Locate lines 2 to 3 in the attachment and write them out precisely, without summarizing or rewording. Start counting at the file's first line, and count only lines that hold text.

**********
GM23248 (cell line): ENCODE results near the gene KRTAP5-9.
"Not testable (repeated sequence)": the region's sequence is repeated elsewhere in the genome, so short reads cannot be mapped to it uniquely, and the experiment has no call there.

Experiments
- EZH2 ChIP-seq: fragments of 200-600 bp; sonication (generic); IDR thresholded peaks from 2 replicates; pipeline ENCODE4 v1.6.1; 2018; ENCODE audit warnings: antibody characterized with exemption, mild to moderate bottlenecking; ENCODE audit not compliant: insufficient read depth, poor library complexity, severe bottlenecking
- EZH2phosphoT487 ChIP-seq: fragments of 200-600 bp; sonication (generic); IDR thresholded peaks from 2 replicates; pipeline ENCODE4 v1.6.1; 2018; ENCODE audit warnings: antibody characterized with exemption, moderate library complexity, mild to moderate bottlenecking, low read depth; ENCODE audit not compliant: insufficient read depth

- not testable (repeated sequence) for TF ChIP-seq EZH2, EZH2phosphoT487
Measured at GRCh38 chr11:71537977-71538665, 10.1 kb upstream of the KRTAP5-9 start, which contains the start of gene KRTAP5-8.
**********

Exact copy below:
"Not testable (repeated sequence)": the region's sequence is repeated elsewhere in the genome, so short reads cannot be mapped to it uniquely, and the experiment has no call there.

Experiments